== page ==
ESPC Step A - Investment Grade Energy Audit (IGA) of Municipal Facilities

In 2007, as a precursor to the Audit, the City issued an Energy Services Request for Qualifications (RFQ) “seeking qualified providers interested in implementing a comprehensive, performance-based, Energy Management Services Program with guaranteed energy savings at certain City of Worcester municipal and school buildings and facilities.”

Of the eight Energy Services Companies that applied, the City chose Honeywell International to conduct an Investment Grade Audit (IGA). The project was initiated in part by the need for critical investments to aging buildings (some of which have not received significant upgrades since their construction).

Honeywell International was charged with identifying and evaluating energy use and energy cost saving opportunities in municipally owned buildings including all Worcester Public School facilities (~60% of all facilities). The audit established a baseline from which the savings can be measured.

In 2009, Honeywell International began the investment grade energy audit of all 171 City facilities. These included administrative buildings, school buildings, seasonal facilities, municipal parking garages, sewer and water pumping stations, and more. The audit took 180 days and resulted in ~3,400 pages of documents with summaries including individual facilities’ profiles, appendices, and more. On the City's side, the project was overseen by the recently hired Energy Manager.

As part of the IGA, Honeywell International employed various teams of auditors with the task of gathering all relevant information pertaining to the City’s buildings, such as their sizes, occupancy, energy usage, energy management procedures, and more. The auditors also spoke to building staff and custodians to understand facility operations, equipment maintenance problems, and comfort issues. Additionally, detailed inspections were carried out on all major energy-using equipment, including:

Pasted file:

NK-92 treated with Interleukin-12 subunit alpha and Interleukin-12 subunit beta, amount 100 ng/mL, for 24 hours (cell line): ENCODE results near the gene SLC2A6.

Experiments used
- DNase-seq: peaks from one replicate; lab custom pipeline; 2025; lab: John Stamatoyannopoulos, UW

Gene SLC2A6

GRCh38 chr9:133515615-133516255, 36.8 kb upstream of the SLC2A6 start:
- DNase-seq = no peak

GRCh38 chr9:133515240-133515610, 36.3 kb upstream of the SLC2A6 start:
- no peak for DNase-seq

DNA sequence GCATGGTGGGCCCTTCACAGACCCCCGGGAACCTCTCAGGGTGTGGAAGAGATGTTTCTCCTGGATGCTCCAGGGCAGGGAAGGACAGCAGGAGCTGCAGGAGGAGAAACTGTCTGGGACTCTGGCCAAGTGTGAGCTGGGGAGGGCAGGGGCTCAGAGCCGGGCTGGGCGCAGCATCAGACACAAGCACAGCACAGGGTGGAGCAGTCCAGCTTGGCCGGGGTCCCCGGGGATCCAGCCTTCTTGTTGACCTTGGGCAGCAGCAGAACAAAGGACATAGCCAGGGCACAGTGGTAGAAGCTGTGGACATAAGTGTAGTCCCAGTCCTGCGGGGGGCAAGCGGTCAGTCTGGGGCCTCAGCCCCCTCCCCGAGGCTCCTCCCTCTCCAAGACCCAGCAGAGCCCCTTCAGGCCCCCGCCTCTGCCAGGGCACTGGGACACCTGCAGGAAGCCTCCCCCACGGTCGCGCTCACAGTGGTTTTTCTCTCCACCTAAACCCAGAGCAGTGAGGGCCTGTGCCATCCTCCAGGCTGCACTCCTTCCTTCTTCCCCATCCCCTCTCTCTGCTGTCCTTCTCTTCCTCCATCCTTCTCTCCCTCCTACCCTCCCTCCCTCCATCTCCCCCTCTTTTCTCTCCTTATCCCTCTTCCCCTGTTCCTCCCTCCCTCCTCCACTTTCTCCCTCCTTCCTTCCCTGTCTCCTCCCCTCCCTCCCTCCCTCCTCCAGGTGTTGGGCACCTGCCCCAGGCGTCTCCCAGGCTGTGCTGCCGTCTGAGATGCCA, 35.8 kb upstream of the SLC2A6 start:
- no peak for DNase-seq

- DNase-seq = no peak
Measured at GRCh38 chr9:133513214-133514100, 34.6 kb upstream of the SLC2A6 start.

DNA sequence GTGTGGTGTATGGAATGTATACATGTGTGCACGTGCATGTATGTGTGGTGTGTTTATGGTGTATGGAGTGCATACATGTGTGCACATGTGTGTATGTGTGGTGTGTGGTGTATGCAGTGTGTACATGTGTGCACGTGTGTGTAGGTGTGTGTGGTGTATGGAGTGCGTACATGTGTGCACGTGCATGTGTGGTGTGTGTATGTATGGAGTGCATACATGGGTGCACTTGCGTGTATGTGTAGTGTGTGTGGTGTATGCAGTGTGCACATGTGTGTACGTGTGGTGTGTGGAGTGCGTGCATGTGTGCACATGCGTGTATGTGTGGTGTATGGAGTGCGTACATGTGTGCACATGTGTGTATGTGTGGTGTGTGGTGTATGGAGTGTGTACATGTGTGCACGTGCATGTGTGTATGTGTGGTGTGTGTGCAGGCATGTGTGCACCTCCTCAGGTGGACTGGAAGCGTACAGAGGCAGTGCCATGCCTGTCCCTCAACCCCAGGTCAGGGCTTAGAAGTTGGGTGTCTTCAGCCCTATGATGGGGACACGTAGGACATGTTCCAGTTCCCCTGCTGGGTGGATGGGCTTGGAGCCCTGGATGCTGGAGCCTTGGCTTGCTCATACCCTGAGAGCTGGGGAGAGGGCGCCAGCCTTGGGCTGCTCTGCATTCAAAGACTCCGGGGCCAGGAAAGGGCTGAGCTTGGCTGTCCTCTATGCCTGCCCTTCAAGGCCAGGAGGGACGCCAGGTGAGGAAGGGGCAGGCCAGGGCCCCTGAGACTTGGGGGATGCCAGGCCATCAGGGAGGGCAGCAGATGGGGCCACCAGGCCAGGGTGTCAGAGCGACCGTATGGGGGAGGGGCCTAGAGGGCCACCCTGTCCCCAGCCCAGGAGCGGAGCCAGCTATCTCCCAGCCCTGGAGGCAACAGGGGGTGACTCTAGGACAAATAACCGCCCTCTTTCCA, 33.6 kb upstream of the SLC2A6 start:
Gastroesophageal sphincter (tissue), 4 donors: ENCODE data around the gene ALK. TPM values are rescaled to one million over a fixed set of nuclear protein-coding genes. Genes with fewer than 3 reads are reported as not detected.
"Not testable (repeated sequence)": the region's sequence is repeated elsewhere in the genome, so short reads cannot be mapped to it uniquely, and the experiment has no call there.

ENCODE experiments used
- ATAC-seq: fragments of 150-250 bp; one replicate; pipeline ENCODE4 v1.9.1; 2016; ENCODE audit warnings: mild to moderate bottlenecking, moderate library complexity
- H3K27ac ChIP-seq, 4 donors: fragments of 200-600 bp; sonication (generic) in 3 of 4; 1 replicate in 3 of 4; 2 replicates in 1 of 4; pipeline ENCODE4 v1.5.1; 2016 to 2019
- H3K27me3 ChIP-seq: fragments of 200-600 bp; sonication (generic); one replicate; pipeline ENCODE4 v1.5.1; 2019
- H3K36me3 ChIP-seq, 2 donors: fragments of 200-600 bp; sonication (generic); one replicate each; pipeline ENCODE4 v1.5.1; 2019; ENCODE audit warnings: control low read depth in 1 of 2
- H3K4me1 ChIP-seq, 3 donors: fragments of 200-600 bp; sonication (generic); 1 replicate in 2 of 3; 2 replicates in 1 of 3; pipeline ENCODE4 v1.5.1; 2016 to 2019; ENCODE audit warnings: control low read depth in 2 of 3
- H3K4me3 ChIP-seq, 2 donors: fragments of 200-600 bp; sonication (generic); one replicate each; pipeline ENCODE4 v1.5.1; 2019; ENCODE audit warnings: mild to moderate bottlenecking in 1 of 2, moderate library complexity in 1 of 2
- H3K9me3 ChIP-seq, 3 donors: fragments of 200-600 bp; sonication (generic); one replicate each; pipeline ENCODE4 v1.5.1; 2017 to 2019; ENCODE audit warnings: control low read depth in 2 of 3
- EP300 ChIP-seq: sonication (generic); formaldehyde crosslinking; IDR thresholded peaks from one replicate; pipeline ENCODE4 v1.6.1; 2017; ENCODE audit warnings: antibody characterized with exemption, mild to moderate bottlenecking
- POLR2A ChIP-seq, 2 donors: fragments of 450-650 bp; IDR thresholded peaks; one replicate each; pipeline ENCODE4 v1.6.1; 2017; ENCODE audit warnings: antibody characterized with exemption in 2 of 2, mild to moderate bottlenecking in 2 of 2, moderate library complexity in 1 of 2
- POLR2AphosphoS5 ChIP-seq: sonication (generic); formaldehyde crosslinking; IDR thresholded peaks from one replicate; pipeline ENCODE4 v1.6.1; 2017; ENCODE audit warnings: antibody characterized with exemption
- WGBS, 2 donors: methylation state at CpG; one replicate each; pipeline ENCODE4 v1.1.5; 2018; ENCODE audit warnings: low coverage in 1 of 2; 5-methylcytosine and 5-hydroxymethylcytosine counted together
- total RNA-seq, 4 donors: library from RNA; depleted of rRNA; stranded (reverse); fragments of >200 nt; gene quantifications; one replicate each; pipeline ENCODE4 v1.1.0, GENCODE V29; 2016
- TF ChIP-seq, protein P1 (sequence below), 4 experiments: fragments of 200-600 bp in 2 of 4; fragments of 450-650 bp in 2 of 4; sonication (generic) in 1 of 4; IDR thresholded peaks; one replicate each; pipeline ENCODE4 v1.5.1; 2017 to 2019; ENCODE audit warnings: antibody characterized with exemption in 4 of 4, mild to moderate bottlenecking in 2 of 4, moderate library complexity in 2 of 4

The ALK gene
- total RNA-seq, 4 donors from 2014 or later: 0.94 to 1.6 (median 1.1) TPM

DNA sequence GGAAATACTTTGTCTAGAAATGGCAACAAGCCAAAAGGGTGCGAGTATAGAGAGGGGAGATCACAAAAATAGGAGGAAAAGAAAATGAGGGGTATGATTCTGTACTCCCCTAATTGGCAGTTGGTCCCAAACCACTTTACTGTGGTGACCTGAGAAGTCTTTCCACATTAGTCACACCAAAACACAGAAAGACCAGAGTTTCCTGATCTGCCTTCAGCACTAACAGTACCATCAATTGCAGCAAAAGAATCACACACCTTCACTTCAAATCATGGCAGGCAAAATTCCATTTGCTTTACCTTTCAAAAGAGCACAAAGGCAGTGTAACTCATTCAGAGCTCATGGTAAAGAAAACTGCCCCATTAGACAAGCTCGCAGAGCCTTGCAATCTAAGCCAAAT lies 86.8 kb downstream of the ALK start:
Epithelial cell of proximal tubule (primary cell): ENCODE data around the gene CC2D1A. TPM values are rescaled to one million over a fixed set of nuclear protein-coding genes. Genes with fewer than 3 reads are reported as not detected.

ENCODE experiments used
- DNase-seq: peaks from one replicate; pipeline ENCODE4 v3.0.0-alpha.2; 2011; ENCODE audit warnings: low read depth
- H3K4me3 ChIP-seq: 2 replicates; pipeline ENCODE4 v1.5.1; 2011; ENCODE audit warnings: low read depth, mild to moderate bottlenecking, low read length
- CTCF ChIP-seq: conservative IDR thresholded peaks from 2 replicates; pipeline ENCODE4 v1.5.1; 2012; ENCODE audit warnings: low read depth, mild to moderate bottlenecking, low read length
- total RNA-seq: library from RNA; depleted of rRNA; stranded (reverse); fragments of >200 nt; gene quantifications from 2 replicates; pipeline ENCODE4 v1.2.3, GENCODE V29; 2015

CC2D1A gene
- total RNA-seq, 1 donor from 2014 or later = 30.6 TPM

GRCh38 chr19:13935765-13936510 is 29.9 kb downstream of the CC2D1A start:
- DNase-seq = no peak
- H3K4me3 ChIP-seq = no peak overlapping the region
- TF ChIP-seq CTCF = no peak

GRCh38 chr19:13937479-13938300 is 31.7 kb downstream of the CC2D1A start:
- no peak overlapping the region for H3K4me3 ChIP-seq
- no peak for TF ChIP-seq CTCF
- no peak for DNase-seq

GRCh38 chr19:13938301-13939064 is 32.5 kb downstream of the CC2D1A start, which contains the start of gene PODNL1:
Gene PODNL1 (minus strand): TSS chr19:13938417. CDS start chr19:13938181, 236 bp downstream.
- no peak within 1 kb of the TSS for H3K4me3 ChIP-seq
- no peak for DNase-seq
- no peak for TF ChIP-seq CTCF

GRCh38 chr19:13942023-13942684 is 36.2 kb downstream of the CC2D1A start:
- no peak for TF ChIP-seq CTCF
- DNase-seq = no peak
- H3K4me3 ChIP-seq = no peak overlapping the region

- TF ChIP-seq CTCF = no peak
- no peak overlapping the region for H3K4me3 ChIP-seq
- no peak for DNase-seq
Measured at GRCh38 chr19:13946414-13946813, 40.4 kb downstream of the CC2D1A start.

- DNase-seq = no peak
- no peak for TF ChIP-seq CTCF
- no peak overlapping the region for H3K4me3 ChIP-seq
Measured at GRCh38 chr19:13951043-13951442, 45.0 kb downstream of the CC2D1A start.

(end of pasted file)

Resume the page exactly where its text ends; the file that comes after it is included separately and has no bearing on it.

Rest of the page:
• Lighting (indoor and outdoor);
  • Heating and heat distribution systems;
  • Cooling systems and related equipment;
  • Automatic temperature control systems and equipment;
  • Air distribution systems and equipment;
  • Ventilation systems and equipment;
  • Exhaust systems and equipment;
  • Hot water systems;
  • Electric motors, transmissions and drive systems;
  • Special systems (kitchen/dining equipment, swimming pools, laundry equipment, etc.)
  • Renewable energy systems;
  • Water using systems (toilets, sinks, showers, etc.); and
  • Other energy consuming systems.

The audit provided the City with an analysis of energy usage at existing municipal facilities along with implementing options for energy conservation measures (ECMs).

The IGA deliverables also included a preliminary assessment of various non-building related ECMs, including renewable energy opportunities (solar, wind, biomass, etc.), street light upgrades, water meters, landfill gas recovery, etc., at City owned properties.

The audit found that the City’s buildings occupy ~5,417,659 SF of conditioned areas (the size of 94 football fields!) and that they used about 483,874 million Btus* in the 2009 fiscal year (7/08-6/09).

(*A Btu (British thermal unit) is a basic measure of thermal (heat) energy. It is equal to the amount of heat required to raise the temperature of 1 pound of liquid water by 1 degree Fahrenheit at a constant pressure of one atmosphere. One million Btus is equivalent to fuel consumed by a car traveling 315 miles - a Worcester-New York City round trip!)

Table: FY 2009 Baseline of Energy Consumption by Worcester's Municipal Buildings.


Figure: In FY 2009, Worcester's municipal facilities' utility costs (heating, cooling, electrical) amounted to approximately $12 million.

Next Step B: Contract & Energy Savings Guarantee